Walk­ing the talk

Otago Daily Times - - WORLD -

CHRIS Ver­non and Erica Thomp­son have known for decades what needs to be done about cli­mate change. Now they have joined a Welsh gov­ern­ment pro­gramme un­der which they can cir­cum­vent hous­ing plan­ning rules pro­vided they build an eco­home and work the land around it.

In a coun­try where peo­ple use three times their share of the world’s re­sources, a gov­ern­ment scheme is en­cour­ag­ing peo­ple to live within their eco­log­i­cal means. Max Bar­ing, of the Thom­son Reuters Foun­da­tion, re­ports from Glandwr.

FIGHT­ING cli­mate change is much more than a day job for Chris Ver­non and Erica Thomp­son. It is their en­tire way of life.

They are part of a ground­break­ing Welsh gov­ern­ment scheme un­der which peo­ple get to cir­cum­vent tight plan­ning rules as long as they build an eco­home in the coun­try­side and go back to work­ing the land on which it sits.

The ‘‘One Planet

De­vel­op­ment Pol­icy’’ was adopted by the Welsh gov­ern­ment in 2011 and so far, 32 house­holds have signed up.

The aim is am­bi­tious: in a small coun­try where peo­ple, on av­er­age, use three times their fair share of the world’s re­sources, Wales wants its One Planet peo­ple to use only the re­sources they are due. Which means a sim­pler small­hold­ing life, spend­ing and travelling less, grow­ing and mak­ing more.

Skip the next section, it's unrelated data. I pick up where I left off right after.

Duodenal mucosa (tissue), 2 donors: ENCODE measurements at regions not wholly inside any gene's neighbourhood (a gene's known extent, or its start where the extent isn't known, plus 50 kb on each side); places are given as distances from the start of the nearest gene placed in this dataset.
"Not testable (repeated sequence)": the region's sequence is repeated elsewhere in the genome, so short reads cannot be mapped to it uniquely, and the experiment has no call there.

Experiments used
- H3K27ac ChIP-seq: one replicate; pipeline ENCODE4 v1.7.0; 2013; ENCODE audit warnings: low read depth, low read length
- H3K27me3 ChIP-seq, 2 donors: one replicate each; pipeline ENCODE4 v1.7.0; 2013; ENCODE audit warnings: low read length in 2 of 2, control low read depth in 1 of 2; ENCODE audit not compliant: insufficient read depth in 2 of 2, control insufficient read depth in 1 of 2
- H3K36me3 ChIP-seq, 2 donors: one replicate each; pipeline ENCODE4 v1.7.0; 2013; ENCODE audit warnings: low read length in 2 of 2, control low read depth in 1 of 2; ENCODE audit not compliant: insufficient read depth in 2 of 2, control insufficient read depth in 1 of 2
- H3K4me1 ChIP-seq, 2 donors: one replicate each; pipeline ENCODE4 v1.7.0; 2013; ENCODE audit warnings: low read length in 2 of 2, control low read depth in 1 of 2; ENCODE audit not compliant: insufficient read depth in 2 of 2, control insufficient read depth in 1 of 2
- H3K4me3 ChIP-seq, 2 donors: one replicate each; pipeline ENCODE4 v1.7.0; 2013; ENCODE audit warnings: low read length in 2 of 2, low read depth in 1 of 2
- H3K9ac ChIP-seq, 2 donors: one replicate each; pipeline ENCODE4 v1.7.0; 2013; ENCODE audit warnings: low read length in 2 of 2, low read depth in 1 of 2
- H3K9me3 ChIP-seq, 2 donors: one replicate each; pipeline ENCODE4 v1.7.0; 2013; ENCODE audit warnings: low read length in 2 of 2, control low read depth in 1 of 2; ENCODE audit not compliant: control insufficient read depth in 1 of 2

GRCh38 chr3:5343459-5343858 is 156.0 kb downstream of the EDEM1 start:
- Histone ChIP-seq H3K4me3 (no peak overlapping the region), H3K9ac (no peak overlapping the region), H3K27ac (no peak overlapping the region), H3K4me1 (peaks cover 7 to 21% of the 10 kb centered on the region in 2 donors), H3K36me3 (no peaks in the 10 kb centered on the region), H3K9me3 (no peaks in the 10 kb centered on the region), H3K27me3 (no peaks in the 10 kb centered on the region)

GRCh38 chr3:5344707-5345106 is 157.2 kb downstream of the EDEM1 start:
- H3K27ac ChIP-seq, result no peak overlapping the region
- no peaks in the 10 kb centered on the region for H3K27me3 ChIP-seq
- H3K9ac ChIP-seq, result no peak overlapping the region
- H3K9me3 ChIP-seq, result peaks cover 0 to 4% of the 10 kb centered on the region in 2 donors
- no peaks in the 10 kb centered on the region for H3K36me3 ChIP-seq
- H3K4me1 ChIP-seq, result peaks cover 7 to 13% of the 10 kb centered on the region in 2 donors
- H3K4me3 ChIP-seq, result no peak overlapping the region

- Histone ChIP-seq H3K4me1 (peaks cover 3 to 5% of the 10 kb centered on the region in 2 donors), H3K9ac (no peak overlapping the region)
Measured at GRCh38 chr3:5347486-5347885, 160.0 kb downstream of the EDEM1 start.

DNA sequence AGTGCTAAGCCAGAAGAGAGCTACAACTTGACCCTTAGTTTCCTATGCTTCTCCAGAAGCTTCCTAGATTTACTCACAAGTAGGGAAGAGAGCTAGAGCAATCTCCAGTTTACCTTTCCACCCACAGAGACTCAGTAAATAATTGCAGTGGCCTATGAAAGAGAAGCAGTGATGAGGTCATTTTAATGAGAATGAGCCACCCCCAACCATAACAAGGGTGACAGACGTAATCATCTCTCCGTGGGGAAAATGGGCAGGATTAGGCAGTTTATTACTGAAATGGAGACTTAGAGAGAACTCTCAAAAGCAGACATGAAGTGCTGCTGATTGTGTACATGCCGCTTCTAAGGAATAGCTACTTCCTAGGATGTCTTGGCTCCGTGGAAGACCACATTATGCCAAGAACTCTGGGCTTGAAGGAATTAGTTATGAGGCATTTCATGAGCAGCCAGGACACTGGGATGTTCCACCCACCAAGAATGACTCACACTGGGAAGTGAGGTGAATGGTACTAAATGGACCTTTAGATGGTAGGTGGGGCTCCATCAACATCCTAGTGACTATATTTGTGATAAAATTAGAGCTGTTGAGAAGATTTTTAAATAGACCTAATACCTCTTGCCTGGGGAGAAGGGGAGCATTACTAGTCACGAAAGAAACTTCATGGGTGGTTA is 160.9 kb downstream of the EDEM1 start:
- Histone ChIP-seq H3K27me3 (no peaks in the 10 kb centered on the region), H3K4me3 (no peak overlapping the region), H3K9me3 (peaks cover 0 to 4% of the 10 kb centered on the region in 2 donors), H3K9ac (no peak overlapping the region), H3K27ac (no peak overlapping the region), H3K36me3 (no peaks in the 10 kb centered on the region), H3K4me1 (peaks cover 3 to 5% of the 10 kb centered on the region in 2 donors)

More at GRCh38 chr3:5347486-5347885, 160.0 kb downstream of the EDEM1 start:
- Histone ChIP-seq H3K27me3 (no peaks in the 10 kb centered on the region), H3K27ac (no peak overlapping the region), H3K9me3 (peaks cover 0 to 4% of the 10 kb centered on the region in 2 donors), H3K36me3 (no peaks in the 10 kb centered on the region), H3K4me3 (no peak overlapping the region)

A spokesman for the Welsh gov­ern­ment said the scheme was an im­por­tant niche ini­tia­tive, rather than a model to scale up.

‘‘It is in­tended to pro­vide an op­por­tu­nity for those wish­ing to live a highly sus­tain­able life­style, project a light touch on the en­vi­ron­ment, and who will be largely self­suf­fi­cient in terms of in­come, food and en­ergy,’’ said Matthew Mor­ris.

‘‘Num­bers of such de­vel­op­ments are likely to re­main small.’’

The scheme has mostly at­tracted dig­i­tal­era small­hold­ers with a stub­born de­ter­mi­na­tion to re­turn to a sub­sis­tence life­style in the rolling hills and val­leys of ru­ral Wales — and not to ruin the planet with a con­sumerist, throw­away life­style.

‘‘We’ve known for 20 or 30 years now what we need to do to ad­dress the prob­lem of cli­mate change,’’ Ver­non said from his half­built home.

‘‘We don’t need more data. Whilst I was sit­ting in my of­fice work­ing on the com­puter I got the feel­ing I could be do­ing some­thing that demon­strates how we can ad­dress the prob­lems.’’

Ver­non and his part­ner, Thomp­son, know more about ‘‘the prob­lems’’ than most. She holds a PhD in cli­mate sci­ence; he has one in glaciol­ogy and is a cli­mate mod­eller at Bri­tain’s na­tional weather ser­vice, the Met of­fice.

They de­cided it was time for ac­tion, not academia.

Eight months preg­nant and el­bow­deep in lo­cal clay plas­ter, Thomp­son said their home had to be zero car­bon in con­struc­tion and use to win gov­ern­ment go­ahead.

It sits deep in bu­colic Pem­brokeshire, a lush, coastal county in the south­west of Wales that pi­o­neered the green ap­proach be­fore it was adopted coun­try­wide. Just up the road lies the Lam­mas com­mu­nity, a pi­o­neer­ing and col­lec­tive ecoven­ture where nine small­hold­ings nes­tle in the land­scape around a cen­tral com­mu­nity hub.

Heat­wave

The In­ter­gov­ern­men­tal Panel on Cli­mate Change, the lead­ing in­ter­na­tional group that as­sesses cli­mate change, es­ti­mates that global tem­per­a­tures could rise 3.4degC by the end of the cen­tury.